The Safe Schools Program does not run classes in primary schools, and Mr Jensen has no need for concern for his preschool children. I suspect he already knows this and is scaremongering.

    Safe Schools does offer support for gender diverse and intersex primary aged children. I’m very grateful to them for this support and thank the ACT government’s continued promotion of a kinder, better informed and more accepting school community.

    • Chris Emery
      March 2, 2017 at 1:53 pm #

      Good to hear the extreme right are being answered.

  6. David Ashton
    March 2, 2017 at 10:09 am #

    Have you bothered to check whether he has this connection?

    • Richard Moore
      March 2, 2017 at 1:06 pm #

      Jensen is ACL’s ACT director. He an extremist so opposed to marriage equality (and LGBTI people in general it seems from this article) he also promised to divorce if marriage equality becomes law.

      • David Ashton
        March 2, 2017 at 2:24 pm #

        It is not extemism to disagree with “marriage equality”.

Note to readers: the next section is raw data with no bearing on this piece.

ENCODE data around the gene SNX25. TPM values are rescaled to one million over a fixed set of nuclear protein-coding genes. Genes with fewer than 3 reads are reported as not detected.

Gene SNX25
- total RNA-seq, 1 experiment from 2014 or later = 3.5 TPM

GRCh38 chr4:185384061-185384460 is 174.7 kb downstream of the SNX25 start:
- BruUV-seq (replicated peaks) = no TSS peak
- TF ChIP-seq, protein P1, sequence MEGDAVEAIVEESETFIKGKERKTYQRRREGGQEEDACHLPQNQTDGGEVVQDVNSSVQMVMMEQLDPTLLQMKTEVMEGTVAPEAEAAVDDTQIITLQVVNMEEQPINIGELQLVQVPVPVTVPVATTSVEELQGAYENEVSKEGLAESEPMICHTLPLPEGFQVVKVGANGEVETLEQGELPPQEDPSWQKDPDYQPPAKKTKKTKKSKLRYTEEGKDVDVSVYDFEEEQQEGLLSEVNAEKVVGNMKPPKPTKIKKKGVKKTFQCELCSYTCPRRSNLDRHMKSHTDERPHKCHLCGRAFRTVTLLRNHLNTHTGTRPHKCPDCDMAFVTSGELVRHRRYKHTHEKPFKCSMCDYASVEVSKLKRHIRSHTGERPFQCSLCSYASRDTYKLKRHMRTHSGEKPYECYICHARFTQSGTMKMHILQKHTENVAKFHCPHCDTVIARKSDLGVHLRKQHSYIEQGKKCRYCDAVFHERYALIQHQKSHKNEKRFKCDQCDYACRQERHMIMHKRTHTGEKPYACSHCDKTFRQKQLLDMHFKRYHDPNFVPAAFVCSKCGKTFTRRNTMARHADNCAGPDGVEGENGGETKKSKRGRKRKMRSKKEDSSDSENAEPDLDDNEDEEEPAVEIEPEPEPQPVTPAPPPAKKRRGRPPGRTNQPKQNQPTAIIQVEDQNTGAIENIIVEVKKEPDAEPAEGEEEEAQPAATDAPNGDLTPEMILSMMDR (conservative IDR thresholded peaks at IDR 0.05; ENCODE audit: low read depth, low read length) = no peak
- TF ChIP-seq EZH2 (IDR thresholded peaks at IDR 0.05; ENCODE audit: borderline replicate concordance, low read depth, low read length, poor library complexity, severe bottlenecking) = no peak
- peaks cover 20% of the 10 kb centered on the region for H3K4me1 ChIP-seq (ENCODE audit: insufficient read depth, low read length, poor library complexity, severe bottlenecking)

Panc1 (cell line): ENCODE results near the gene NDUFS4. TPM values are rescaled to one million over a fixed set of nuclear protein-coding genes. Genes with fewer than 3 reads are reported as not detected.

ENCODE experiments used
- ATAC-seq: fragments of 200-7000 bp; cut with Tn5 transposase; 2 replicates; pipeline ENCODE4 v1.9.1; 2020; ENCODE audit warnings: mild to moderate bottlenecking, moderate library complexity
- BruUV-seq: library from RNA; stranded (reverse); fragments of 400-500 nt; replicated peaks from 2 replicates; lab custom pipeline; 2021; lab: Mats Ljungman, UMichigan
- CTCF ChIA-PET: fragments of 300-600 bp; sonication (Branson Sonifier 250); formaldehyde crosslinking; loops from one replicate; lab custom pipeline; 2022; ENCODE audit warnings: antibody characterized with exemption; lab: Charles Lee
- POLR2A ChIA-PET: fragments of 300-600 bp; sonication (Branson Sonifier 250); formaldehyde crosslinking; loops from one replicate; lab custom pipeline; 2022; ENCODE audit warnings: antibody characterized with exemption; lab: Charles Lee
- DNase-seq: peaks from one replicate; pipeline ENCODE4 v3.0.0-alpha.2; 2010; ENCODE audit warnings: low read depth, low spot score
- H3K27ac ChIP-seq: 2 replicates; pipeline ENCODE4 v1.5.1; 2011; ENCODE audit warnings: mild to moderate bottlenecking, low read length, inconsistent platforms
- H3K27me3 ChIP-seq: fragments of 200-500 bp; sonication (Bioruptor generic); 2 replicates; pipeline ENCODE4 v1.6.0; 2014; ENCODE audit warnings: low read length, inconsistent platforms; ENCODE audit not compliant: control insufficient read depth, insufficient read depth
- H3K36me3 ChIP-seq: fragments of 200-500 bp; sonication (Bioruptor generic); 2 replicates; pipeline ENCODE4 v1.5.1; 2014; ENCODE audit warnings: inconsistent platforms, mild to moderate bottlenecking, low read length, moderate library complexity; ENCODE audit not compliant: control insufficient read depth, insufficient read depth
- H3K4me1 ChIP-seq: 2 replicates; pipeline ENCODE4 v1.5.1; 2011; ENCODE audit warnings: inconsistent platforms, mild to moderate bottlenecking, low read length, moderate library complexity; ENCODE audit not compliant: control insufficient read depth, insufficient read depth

• R Pickavance
          March 2, 2017 at 3:19 pm #

          Not extremism, just homophobic

          • David Ashton
            March 3, 2017 at 3:26 pm #

            Nonsense. Who’s being bigoted now?

  7. Richard Moore
    March 1, 2017 at 9:51 pm #

    Any valid issue that Jensen may have had is so mired in loaded language that debate is a waste of effort. Transphobia-by-proxy using protestations against left politics as a useful shield.

    • David Ashton
      March 2, 2017 at 10:08 am #

      It is a written with clear language. It does not express transphobia. It sounds as if you are so deeply committed to your point of view that you cannot hear anything unless it expresses that point of view.

      • R Pickavance
        March 2, 2017 at 11:09 am #

        I agree Richard Moore. Jensen relies on a totally discredited report commissioned by the Australian Christian Lobby, fails to disclose his links to the Australian Christian Lobby, as well as parroting many of the lies and misinformation about Safe Schools that were generated by the ACL.